Cabrera Makes Major Debut
In First Big League Game, Oriole Gives Up 2 Hits in 6 Scoreless Innings : Orioles 1-5, White Sox 0-6
By Dave Sheinin
Washington Post Staff Writer
Friday, May 14, 2004; Page D07
CHICAGO, May 13 -- As he took a deep breath and prepared to throw the first pitch of his big league career, Daniel Cabrera, he admitted later, was nervous. But the butterflies lasted only as long as it took for his 92-mph fastball to disappear into Javy Lopez's glove for strike one. Suddenly overcome with a sense of belonging, the Baltimore Orioles' 22-year-old debutant brazenly shook off a sign from Lopez, a 10-year veteran, and pumped another fastball for strike two.
Six innings later, Cabrera was bounding off the mound at U.S. Cellular Field, shooting a fist into the air. He didn't know it at the time, but his day was over -- and what a remarkable day it was: six shutout innings of two-hit ball, and a 1-0 victory over the Chicago White Sox in the first game of an afternoon doubleheader.
In the second game, rookie lefty Erik Bedard, on the verge of joining Cabrera as a first-time winner, blew a two-run lead in the sixth inning -- as storm clouds rolled in from the west -- by giving up a three-run homer to Paul Konerko on an 0-2 fastball, minutes before the skies opened up. After waiting out a 1-hour 42-minute rain delay, the Orioles fell quietly to a 6-5 loss.
The Orioles brought the go-ahead run to the plate with three chances in the ninth inning after Larry Bigbie drew a leadoff walk against White Sox closer Billy Koch, but Brian Roberts, Jerry Hairston and Melvin Mora went down in order to end the game.
And so, the Orioles dressed and returned home Thursday night, after more than seven hours of playing baseball and waiting around to play baseball, with one uplifting win, one crushing loss and -- perhaps most significantly -- one promising revelation by the name of Cabrera.
Called up two days earlier when lefty Matt Riley went on the disabled list -- owning no career wins above Class A -- Cabrera arrived in Chicago just in time to chart pitches during Tuesday night's game, de rigueur for the starter whose turn in the rotation is next. Apparently, observing in detail the White Sox' 15-0 thrashing of three Orioles pitchers that night was not enough to dissuade Cabrera from taking the mound Thursday.
"I felt confident," Cabrera said through an interpreter after the game. "I was going right after these guys -- the same thing I worked on in spring training and in Double-A [Bowie] this year."
Few scenes warm the hearts of baseball insiders more than that of a graceful young pitcher -- a description that accurately describes Cabrera, despite his lanky 6-foot-7 frame -- announcing his arrival with a definitive performance in his debut.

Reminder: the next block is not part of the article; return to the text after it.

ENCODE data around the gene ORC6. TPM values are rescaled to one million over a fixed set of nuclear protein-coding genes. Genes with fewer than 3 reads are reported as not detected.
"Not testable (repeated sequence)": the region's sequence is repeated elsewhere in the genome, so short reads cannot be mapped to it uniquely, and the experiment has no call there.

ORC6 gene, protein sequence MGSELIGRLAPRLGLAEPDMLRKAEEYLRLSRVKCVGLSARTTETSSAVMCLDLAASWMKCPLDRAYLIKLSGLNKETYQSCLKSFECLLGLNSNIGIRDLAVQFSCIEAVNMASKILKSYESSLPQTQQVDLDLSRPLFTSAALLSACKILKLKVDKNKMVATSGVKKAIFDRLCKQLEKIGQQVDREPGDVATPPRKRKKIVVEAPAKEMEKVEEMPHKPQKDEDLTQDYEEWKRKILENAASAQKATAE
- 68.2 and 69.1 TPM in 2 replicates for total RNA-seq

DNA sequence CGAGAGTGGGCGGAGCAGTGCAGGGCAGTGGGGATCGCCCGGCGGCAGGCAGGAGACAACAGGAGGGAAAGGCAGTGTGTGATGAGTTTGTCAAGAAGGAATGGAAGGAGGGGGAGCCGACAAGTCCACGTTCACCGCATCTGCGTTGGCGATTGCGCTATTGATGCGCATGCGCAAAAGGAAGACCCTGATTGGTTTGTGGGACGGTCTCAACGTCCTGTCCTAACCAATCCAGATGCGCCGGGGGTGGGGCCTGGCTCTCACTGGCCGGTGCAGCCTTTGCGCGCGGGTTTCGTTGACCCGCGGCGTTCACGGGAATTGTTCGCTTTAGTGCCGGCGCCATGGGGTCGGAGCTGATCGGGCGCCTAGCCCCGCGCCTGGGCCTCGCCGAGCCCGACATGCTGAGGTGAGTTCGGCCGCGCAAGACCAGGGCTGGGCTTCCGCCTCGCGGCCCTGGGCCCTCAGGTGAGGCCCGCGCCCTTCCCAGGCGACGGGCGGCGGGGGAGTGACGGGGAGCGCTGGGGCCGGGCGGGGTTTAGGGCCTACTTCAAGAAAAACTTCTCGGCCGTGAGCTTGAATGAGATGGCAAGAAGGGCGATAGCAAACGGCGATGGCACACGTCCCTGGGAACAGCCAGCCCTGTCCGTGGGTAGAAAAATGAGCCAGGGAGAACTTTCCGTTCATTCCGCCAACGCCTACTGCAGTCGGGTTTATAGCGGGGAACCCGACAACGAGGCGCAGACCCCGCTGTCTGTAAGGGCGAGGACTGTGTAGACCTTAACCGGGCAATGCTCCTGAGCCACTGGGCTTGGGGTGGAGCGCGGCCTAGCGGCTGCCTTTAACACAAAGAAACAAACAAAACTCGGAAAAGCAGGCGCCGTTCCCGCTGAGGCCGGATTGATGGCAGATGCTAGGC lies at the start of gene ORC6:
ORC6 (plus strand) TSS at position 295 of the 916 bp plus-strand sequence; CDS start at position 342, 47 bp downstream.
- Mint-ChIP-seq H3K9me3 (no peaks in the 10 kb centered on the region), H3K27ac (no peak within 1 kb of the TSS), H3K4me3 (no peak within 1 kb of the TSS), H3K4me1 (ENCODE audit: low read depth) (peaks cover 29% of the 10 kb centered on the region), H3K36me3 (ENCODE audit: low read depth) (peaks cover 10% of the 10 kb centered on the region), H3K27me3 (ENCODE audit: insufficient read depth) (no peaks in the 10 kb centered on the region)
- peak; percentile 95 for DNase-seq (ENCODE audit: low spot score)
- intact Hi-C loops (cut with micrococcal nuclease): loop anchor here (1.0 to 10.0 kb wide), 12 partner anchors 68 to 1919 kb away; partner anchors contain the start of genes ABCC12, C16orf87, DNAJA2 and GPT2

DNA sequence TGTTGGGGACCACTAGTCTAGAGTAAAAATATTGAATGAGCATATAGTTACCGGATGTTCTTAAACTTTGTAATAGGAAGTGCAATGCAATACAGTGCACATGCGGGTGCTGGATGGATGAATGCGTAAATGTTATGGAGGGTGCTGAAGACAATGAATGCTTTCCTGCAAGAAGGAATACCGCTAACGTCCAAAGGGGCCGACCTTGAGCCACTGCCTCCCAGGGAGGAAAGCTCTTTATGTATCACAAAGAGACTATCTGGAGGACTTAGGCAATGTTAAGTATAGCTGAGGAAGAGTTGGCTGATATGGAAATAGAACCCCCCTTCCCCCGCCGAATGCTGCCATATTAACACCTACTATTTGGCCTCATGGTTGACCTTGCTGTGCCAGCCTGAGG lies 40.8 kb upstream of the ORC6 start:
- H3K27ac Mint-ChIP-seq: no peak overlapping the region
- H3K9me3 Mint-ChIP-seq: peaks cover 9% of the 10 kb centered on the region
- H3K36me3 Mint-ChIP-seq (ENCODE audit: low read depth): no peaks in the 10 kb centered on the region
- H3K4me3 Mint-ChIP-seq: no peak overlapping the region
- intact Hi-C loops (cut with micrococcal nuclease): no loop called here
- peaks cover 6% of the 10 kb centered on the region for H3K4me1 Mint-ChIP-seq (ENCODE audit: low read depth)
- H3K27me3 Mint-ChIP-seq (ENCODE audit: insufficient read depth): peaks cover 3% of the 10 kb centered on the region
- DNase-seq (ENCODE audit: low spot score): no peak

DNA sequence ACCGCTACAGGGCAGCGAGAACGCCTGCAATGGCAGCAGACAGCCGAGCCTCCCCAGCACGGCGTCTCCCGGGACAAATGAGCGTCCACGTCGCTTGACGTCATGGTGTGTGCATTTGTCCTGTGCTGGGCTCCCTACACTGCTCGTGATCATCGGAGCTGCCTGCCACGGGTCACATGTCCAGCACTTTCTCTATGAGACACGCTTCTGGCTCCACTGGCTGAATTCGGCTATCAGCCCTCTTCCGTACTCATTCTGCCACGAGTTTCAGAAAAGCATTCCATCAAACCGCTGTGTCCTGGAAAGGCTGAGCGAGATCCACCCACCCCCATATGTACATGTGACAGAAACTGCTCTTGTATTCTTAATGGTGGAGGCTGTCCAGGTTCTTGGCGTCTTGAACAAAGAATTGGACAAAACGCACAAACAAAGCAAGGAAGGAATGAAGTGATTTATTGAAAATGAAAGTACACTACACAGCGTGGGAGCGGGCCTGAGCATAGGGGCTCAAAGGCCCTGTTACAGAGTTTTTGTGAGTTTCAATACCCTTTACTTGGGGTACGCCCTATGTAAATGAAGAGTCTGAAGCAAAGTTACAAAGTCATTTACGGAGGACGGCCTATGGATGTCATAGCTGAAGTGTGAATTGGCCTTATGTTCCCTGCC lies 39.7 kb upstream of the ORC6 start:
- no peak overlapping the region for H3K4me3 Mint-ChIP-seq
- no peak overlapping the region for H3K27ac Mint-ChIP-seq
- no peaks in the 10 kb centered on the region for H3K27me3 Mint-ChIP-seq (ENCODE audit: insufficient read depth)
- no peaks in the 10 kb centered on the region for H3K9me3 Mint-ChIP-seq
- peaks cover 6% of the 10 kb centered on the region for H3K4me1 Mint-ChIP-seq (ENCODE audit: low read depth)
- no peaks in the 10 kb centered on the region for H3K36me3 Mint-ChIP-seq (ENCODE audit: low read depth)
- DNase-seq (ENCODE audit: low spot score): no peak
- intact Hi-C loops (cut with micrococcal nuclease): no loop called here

"He did a hell of a job," Orioles Manager Lee Mazzilli said about Cabrera. "To shut down a team with an offense like that, that's pretty good pitching. He rose to the occasion. I'm happy for him."
Throwing almost exclusively fastballs (which topped out at 95 mph on the radar gun) in the early innings, Cabrera allowed an infield single in the first inning -- a play which third baseman Mora might have been able to make with a stronger, earlier throw -- and a lined single to right in the sixth, both by White Sox right fielder Ross Gload.
Meantime, the Orioles pushed across a run in the first inning against right-hander Jon Garland (2-2) -- when leadoff man Roberts singled, stole second and scored on Mora's single to left -- and saw it hold up for nine innings.
Mazzilli lifted Cabrera following the sixth, with his pitch-count at 91, and turned the game over to the Orioles' bullpen. Ace reliever Rodrigo Lopez handled the seventh and eighth -- lowering his ERA to 0.33 -- and closer Jorge Julio pitched a perfect ninth for his sixth save.
The win made Cabrera (1-0) the first Orioles starter to win his major league debut since Rocky Coppinger on June 11, 1996.
Cabrera, who in just a few months vaulted past John Maine and Denny Bautista in the pipeline of Orioles' pitching prospects, is guaranteed only one more start before Riley's scheduled return. But with the rotation starved for effective starts, he could make it difficult for the team to send him back to the minors.
"We'll see where that goes from here," Mazzilli said.
In the second game, Bedard (0-1) had a 5-3 lead (courtesy of homers by Rafael Palmeiro, Luis Matos, Hairston and Mora), a string of four straight scoreless innings and an 0-2 count on Konerko when his fate turned completely around. Trying to bust Konerko inside with a high fastball, Bedard instead left it over the plate, and Konerko crushed it to left-center for a three-run homer.
"When you're [ahead] 0-2, you can't let that happen," Mazzilli said. "You have to put him away. He was a pitch away from having one of those games, coming away feeling real good."
Orioles Notes: Veteran designated hitter David Segui had arthroscopic surgery Tuesday in Kansas City to clean out his right knee. He is expected to miss six to eight weeks. It was his fourth surgery on that knee. . . .
Before Cabrera's performance Thursday, the Orioles had not had a quality start (at least six innings pitched, with three or fewer runs allowed) out of its rotation since May 3.
© 2004 The Washington Post Company